Richard Scheer has recently argued against what he calls the 'mental state' theory of intentions. He argues that versions of this theory fail to account for various characteristics of intention. In this essay we reply to Scheer's criticisms and argue that intentions are mental states.
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  31. Agency, Consciousness, and Executive Control.Jesús H. Aguilar & Andrei A. Buckareff - 2009 - Philosophia 37 (1):21-30.
    On the Causal Theory of Action (CTA), internal proper parts of an agent such as desires and intentions are causally responsible for actions. CTA has increasingly come under attack for its alleged failure to account for agency. A recent version of this criticism due to François Schroeter proposes that CTA cannot provide an adequate account of either the executive control or the autonomous control involved in full-fledged agency. Schroeter offers as an alternative a revised understanding of the proper role of (...)
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  32.  3
    Philosophy of Action: 5 Questions.Jesus Aguilar & Andrei A. Buckareff (eds.) - 2009 - Automatic Press/VIP.
    Broadly characterized, the philosophy of action encompasses a host of problems about the nature and scope of human action and agency, including, but not limited to, intention and intentional action, the ontology of action, reason-explanations of action, motivation and practical reason, free will and moral responsibility, mental agency, social action, controlling attitudes, akrasia and enkrasia, and many other issues. Philosophy of Action: 5 Questions is a collection of short interviews based on 5 questions presented to some of the most influential (...)
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  33.  36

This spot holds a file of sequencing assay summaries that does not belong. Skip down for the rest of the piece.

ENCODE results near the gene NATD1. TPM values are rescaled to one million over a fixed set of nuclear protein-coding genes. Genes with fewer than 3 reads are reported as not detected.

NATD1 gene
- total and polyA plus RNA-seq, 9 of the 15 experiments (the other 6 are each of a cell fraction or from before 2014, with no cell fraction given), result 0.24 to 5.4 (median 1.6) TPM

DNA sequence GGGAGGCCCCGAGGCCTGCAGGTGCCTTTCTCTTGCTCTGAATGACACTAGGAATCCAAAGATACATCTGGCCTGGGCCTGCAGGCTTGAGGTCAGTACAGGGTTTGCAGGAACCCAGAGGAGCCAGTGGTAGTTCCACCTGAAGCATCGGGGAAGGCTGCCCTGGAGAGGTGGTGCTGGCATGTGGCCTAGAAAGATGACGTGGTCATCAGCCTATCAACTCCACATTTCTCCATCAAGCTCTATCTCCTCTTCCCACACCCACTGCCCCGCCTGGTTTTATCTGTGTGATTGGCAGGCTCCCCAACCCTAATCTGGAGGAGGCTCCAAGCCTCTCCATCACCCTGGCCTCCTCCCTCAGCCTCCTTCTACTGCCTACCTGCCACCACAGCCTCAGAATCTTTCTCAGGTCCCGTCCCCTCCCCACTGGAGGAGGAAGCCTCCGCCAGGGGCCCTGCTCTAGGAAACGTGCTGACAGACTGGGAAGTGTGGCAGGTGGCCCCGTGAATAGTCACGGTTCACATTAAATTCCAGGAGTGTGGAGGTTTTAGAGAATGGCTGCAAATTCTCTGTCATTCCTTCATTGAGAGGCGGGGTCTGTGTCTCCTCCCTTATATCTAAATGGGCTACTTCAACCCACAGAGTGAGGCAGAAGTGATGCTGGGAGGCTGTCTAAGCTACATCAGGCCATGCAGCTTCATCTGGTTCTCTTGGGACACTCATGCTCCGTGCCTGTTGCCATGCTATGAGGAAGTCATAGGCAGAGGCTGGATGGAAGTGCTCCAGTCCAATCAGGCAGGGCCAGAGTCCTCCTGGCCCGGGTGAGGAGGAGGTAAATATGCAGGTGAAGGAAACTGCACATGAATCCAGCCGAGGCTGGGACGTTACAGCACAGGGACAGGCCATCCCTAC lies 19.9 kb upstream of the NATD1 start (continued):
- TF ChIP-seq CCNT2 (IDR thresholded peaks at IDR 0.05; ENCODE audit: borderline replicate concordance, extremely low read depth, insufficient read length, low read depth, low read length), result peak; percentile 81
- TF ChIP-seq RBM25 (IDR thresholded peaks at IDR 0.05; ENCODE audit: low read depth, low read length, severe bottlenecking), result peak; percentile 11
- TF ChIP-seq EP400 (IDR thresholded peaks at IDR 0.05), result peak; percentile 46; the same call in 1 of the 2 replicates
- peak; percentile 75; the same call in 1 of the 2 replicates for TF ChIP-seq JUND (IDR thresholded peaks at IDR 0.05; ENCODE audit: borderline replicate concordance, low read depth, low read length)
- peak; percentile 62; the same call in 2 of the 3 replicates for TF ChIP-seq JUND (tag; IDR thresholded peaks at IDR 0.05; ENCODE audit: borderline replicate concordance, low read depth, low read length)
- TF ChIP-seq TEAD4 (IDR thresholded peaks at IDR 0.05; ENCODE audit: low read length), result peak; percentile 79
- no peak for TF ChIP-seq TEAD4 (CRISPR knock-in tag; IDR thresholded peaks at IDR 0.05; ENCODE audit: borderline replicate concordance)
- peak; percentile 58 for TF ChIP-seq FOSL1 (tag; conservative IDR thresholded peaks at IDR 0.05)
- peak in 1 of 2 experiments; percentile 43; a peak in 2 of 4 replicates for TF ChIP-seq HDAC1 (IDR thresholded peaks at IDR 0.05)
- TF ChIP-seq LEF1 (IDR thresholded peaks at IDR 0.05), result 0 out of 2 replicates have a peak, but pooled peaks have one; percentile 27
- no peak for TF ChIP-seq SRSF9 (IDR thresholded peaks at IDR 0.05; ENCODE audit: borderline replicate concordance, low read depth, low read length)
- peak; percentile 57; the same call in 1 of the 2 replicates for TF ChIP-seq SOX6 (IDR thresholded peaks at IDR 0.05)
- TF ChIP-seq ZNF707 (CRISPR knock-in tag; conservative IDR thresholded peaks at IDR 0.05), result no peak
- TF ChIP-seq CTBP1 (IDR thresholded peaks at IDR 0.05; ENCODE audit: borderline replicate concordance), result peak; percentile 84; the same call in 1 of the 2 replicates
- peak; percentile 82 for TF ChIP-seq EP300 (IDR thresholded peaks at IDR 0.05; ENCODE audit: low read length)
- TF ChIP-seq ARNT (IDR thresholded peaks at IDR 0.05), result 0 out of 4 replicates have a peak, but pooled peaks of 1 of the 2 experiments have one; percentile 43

Action and Doxastic Control: The Asymmetry Thesis Revisited.Andrei A. Buckareff - 2008 - European Journal of Analytic Philosophy 4 (1):5-12.
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  34. An Essay on Doxastic Agency.Andrei A. Buckareff - 2005 - Dissertation, University of Rochester
    The problem of doxastic agency concerns what sort of agency humans can exercise with regard to forming doxastic attitudes such as belief. In this essay I defend a version of what James Montmarquet calls "The Asymmetry Thesis": Coming to believe and action are asymmetrical with respect to direct voluntary control. I argue that normal adult human agents cannot exercise direct voluntary control over the acquisition of any of their doxastic attitudes in the same way that they exercise such control over (...)
     
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  35. Agency, Freedom, and Moral Responsibility.Andrei Buckareff, Carlos Moya & Sergi Rosell (eds.) - 2015 - Palgrave-Macmillan.
  36.  59
    Bruno Verbeek , Reasons and Intentions. [REVIEW]Andrei A. Buckareff - 2012 - Journal of Moral Philosophy 9 (2):308-310.
  37. Can Agent-Causation Be Rendered Intelligible?: An Essay on the Etiology of Free Action.Andrei A. Buckareff - 1999 - Dissertation, Texas A&M University
    The doctrine of agent-causation has been suggested by many interested in defending libertarian theories of free action to provide the conceptual apparatus necessary to make the notion of incompatibility freedom intelligible. In the present essay the conceptual viability of the doctrine of agent-causation will be assessed. It will be argued that agent-causation is, insofar as it is irreducible to event-causation, mysterious at best, totally unintelligible at worst. First, the arguments for agent-causation made by such eighteenth-century luminaries as Samuel Clarke and (...)
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  38.  11
    Can the Agency Theory Be Salvaged?Andrei A. Buckareff - 2001 - Philosophia Christi 3 (1):217-224.
    Some of the most salient features of Randolph Clarke's causal agent-causal theory of free action are explicated and his theory critiqued. It is shown that invoking agent-causation is unnecessary and makes his theory cumbersome. For insofar as Clarke seeks to render the agency theory more intelligible by appealing to event-causation as contributing to the generation of basic actions, his theory gravitates closer to a causal indeterminist theory of free action.
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  39.  70